As an EJ Attorney for GreenLaw, I use this equity paradigm to serve the counties surrounding the city of Atlanta. It assists me in communicating with policy makers to help them understand that minorities are disproportionately exposed to pollution. Other EJ and equitable development stakeholders can use these multitudes of maps and data to make the case for fairer development, or providing new resources to communities based on the conditions of specific neighborhoods. A neighborhood saturated with pollutants creates barriers for residents from contributing 100% of their efforts to the economy by producing capital.  Visits to the doctor, missed days at work, and children’s absence from school are all examples of non-economic and economic costs. These costs all lead to a less productive society and the Equity Atlas can be a vital instrument for helping account for these costs in planning and public policy. 

Equity is a wonderful lens through which to view regulatory issues such as air pollution permits and industry siting decisions.  Let’s use the lens of equity to remove this heavy burden on some of our nation’s most vulnerable communities!

Biography:  MaKara Rumley serves as the Environmental Justice Attorney for GreenLaw, a non-profit environmental law firm. Using the law to reduce disproportionate exposure to environmental pollution has been maintained her enthusiasm since 1996.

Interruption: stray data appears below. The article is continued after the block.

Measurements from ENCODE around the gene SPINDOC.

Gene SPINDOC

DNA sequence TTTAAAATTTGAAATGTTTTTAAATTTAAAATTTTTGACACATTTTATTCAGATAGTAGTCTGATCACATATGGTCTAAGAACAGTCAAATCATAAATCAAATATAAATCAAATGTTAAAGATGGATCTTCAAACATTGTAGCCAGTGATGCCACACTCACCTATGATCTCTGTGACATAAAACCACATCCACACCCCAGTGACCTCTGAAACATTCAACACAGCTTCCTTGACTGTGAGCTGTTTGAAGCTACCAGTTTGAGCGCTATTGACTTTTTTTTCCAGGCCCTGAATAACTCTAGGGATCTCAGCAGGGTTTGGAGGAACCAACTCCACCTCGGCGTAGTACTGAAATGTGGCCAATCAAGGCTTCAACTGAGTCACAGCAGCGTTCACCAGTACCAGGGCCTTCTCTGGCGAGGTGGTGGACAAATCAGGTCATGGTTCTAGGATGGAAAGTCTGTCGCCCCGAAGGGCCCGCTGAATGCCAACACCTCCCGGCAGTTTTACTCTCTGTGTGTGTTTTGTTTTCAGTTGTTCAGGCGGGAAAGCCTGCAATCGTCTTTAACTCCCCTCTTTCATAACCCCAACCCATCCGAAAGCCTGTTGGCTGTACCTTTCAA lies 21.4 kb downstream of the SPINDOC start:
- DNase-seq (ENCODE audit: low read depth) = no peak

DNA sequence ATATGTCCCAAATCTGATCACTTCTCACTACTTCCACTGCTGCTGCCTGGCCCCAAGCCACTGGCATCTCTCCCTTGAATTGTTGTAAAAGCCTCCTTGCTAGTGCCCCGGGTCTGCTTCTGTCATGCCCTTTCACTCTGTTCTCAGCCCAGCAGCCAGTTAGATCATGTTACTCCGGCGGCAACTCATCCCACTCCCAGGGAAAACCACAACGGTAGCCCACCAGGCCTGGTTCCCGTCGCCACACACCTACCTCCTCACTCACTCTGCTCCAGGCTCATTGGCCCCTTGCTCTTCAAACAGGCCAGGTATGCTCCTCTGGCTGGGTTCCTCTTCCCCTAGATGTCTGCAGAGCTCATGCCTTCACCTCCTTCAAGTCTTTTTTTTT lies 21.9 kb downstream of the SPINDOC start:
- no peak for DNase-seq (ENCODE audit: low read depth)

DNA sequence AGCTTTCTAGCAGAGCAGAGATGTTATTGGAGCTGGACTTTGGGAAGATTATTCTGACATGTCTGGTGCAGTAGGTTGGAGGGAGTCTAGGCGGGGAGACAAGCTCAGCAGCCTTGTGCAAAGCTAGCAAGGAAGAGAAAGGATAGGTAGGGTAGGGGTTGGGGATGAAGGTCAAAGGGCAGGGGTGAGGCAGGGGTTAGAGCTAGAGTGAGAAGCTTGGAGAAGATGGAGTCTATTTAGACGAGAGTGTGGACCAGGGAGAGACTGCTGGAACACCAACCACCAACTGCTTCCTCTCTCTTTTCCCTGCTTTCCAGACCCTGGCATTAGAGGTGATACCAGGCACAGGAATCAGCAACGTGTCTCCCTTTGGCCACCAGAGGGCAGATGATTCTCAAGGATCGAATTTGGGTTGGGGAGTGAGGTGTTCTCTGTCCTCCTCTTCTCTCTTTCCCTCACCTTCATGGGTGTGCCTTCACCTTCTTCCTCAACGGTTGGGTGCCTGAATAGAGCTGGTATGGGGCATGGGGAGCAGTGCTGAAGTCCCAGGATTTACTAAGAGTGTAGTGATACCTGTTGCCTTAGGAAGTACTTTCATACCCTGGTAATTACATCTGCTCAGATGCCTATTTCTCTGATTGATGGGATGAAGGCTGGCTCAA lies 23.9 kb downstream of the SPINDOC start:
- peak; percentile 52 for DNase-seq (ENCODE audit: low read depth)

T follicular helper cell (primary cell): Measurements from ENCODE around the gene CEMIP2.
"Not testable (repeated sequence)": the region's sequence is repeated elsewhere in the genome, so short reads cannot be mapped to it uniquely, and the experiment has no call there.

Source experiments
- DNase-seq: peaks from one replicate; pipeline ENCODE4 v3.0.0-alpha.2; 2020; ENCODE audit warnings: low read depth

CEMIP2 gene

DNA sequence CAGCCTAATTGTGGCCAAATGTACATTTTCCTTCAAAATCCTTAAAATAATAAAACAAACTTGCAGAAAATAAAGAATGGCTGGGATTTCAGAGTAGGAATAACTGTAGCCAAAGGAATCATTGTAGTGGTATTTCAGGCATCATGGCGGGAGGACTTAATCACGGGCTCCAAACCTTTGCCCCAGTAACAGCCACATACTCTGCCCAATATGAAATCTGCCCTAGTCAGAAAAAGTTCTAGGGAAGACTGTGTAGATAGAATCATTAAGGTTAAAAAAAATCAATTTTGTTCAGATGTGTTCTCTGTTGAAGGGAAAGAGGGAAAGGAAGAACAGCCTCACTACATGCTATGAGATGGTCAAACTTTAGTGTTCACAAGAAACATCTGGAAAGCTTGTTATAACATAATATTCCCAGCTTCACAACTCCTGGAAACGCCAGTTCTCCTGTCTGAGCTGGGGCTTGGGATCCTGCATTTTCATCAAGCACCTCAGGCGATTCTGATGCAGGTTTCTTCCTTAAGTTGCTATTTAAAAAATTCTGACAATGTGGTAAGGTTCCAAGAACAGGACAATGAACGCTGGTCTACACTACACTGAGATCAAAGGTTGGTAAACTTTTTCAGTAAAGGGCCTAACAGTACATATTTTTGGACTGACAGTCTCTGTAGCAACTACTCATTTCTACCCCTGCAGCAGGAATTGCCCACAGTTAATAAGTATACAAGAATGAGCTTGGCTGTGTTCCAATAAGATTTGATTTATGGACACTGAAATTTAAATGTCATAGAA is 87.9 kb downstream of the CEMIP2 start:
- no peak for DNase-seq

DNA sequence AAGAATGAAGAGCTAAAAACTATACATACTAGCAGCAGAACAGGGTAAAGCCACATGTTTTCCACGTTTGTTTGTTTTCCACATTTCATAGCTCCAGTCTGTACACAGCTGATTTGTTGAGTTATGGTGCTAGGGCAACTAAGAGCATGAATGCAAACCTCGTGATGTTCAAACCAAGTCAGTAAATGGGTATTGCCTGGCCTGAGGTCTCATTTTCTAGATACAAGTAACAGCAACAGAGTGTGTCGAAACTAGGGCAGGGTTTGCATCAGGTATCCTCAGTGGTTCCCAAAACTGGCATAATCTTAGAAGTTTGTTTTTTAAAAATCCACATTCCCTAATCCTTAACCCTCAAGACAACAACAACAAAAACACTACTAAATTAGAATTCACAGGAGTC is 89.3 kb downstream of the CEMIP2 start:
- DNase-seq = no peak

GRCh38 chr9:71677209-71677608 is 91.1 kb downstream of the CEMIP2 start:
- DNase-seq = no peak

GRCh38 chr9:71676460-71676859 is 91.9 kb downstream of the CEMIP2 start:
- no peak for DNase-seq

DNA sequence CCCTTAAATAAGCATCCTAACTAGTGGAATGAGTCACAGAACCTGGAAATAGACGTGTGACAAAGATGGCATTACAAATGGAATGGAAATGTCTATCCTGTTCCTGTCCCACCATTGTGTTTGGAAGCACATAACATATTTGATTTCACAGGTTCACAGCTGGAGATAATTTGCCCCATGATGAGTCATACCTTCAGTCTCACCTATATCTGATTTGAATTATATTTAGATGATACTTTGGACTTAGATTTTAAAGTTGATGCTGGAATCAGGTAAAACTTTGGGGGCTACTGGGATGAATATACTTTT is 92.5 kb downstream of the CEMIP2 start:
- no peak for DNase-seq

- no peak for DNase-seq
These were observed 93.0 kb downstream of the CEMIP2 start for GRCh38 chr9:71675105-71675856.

Editor's Note: The opinions expressed in Greenversations are those of the author. They do not reflect EPA policy, endorsement, or action, and EPA does not verify the accuracy or science of the contents of the blog.

10 Responses leave one →
  1. Devorah permalink
    January 9, 2014

    Very interesting tool that I can see a lot of application for. I’m going to share it with my mayor and county commissioner.

  2. Devorah permalink
    January 9, 2014

    Ms. Rumley I also wanted to ask if there are other municipalities using a similar tool? Have you or others shared this with organizations like the “United States Conference of Mayors”? I think there are others who would see vaue in this as I stated in my first comment.

    • MaKara Rumley permalink
      January 13, 2014

      Denver, Portland, and Boston are the only other cities which have a similar tool.

  3. Liam permalink
    January 9, 2014

    I just finished watching the video and reading the blog and really found them helpful in expanding my understanding of how these multiple factors come together to either create prosperity and growth or create wastelands. I think with the new technology, it is becoming increasingly difficult for anyone to ever say that disproportionate impacts in low income and minority communities is not a reality but we also have the ability through new technology and success stories to address the past and not make the same mistakes in the future.